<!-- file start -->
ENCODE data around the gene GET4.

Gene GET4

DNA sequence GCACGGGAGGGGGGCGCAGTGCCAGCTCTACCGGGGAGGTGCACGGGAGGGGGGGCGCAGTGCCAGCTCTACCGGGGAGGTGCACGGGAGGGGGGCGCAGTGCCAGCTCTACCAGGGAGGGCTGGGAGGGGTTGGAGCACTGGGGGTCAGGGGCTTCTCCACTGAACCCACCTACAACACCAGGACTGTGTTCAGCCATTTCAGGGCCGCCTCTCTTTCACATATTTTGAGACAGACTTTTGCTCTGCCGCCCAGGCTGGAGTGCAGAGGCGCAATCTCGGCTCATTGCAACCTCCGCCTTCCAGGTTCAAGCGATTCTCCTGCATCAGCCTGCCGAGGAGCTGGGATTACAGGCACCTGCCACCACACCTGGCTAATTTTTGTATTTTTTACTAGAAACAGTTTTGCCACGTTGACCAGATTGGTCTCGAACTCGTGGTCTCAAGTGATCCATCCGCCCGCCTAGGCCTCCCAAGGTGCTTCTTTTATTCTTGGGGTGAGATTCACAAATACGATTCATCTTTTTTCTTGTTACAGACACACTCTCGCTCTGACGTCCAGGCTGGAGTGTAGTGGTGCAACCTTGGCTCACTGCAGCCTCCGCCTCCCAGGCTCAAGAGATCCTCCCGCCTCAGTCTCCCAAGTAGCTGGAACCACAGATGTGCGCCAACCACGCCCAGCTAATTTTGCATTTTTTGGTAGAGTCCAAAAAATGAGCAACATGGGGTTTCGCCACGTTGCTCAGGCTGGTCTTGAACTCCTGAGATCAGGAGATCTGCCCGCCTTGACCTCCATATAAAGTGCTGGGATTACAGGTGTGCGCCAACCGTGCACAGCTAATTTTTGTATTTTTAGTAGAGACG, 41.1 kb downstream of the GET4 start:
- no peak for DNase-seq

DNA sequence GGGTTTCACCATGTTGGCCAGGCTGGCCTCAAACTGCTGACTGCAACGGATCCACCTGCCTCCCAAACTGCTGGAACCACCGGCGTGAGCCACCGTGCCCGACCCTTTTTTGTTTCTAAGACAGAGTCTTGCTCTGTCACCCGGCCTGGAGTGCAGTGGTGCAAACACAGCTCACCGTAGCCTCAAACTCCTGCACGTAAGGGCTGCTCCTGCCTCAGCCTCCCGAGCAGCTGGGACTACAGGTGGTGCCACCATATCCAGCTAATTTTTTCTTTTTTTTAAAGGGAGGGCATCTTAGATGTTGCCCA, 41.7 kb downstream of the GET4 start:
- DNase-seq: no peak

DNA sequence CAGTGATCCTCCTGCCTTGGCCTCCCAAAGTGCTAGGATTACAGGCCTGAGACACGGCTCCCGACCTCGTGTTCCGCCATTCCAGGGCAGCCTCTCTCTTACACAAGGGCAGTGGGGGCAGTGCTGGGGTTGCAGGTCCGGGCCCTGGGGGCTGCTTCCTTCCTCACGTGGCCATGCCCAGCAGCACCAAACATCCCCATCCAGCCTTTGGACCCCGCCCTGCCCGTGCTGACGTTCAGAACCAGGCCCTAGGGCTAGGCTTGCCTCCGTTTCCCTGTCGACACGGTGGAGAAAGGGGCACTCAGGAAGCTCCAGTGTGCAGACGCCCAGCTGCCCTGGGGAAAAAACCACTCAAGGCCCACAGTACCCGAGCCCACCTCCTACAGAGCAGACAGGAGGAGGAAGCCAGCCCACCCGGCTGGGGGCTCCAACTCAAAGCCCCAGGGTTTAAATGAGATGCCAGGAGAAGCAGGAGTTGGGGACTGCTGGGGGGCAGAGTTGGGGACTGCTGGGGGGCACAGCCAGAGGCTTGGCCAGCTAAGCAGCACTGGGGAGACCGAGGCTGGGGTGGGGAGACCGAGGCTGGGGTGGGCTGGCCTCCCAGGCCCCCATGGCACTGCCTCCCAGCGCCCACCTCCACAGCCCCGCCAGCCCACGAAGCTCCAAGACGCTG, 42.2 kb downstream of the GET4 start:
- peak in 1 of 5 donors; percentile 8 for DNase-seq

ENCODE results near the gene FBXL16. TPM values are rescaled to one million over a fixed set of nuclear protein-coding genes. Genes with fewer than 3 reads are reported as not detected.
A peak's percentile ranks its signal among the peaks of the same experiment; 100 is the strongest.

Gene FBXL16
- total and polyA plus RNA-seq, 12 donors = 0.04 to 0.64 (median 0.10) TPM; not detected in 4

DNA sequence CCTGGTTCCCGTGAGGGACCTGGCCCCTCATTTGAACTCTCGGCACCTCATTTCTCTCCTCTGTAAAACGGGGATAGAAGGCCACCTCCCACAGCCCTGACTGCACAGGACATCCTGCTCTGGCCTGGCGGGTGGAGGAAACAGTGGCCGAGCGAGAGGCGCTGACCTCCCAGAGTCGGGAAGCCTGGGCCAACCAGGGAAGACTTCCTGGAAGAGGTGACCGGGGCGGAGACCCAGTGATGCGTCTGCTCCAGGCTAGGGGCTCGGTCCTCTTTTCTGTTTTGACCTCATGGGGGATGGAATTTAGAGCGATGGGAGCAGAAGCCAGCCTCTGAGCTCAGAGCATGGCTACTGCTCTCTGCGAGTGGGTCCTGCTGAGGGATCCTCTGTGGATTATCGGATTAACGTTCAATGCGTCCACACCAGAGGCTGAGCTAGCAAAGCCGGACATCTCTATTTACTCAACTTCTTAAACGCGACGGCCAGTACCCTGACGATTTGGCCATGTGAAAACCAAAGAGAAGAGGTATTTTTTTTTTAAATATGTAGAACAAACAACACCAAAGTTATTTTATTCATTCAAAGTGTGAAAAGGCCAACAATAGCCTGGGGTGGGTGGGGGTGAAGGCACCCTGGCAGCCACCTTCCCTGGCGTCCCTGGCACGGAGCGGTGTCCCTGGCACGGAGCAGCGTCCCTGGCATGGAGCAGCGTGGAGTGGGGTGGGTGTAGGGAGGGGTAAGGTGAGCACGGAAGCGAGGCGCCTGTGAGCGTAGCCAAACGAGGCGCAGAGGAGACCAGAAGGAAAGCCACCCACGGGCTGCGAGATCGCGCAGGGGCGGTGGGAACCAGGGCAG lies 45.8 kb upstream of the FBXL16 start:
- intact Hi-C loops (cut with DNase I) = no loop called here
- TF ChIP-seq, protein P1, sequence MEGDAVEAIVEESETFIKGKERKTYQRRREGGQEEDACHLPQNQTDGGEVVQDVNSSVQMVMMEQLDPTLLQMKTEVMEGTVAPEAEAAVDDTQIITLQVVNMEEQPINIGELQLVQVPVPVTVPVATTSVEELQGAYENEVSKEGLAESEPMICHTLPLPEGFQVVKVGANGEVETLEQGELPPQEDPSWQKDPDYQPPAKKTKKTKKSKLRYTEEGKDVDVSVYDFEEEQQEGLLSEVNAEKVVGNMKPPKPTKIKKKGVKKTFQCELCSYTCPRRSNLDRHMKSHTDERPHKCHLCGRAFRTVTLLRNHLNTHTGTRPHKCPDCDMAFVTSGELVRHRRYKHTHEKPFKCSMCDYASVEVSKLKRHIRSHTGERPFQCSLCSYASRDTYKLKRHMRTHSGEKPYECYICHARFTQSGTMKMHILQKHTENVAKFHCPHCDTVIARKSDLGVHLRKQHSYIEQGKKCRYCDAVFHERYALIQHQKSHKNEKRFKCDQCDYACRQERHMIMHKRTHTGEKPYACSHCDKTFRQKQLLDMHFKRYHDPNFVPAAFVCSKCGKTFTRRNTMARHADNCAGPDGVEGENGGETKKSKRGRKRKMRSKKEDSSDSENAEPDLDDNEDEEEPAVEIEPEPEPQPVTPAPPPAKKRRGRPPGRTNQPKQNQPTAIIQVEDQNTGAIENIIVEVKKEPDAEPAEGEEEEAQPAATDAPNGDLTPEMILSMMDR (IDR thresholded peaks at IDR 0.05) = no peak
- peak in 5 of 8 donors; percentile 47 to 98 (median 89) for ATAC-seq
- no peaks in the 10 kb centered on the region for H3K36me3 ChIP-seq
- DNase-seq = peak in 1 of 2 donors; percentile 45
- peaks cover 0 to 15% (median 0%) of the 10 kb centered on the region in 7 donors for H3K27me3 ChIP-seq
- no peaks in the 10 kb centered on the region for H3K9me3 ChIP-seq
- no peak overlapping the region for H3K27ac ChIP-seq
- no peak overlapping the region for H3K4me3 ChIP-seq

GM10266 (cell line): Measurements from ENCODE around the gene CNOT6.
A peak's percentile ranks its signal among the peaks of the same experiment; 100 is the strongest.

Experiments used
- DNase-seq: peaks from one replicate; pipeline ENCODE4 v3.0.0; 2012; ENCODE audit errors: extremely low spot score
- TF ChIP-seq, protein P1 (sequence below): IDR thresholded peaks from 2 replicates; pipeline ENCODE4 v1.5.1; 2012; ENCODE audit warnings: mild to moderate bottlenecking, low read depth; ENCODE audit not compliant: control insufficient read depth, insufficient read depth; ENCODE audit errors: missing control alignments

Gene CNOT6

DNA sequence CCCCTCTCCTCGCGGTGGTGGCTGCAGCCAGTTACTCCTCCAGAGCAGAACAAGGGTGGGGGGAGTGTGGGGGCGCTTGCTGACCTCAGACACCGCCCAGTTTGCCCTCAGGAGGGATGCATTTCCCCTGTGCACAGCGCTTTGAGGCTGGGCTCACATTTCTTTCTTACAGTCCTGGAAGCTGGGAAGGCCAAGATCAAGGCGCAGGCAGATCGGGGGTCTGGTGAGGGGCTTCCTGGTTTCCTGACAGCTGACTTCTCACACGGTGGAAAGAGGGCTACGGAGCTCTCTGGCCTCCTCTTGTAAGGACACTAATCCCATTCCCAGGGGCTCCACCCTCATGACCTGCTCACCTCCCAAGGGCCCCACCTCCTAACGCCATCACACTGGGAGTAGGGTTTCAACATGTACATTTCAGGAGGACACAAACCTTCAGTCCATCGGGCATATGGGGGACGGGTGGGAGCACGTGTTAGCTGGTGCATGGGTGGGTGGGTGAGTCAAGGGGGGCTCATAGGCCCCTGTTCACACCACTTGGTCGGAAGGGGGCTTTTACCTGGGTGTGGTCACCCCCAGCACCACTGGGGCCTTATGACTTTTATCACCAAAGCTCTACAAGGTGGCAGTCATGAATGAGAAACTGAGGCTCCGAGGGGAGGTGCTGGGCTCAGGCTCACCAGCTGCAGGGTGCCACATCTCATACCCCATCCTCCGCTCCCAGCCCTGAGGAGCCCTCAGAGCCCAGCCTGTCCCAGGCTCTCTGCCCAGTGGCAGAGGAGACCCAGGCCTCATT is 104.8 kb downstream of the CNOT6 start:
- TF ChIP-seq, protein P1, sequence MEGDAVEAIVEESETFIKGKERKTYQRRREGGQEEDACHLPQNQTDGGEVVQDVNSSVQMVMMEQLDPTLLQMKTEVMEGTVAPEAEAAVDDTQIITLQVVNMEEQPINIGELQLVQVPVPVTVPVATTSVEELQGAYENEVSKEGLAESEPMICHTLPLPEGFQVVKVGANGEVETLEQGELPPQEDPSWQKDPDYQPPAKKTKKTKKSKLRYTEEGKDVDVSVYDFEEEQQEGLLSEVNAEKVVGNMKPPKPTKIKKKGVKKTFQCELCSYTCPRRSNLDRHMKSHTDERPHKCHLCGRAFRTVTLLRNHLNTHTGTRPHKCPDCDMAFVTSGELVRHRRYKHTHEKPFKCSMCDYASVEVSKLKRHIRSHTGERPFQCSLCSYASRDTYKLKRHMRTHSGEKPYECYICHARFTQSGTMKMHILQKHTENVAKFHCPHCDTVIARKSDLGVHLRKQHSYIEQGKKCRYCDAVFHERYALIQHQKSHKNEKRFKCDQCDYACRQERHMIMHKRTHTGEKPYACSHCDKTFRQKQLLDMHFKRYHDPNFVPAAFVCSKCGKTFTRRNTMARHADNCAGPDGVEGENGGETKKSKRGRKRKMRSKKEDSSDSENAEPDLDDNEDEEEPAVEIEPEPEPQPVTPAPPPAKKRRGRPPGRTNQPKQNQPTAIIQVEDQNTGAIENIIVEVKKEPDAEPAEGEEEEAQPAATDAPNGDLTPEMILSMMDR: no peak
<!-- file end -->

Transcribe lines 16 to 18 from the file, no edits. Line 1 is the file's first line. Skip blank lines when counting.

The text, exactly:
- peak in 5 of 8 donors; percentile 47 to 98 (median 89) for ATAC-seq
- no peaks in the 10 kb centered on the region for H3K36me3 ChIP-seq
- DNase-seq = peak in 1 of 2 donors; percentile 45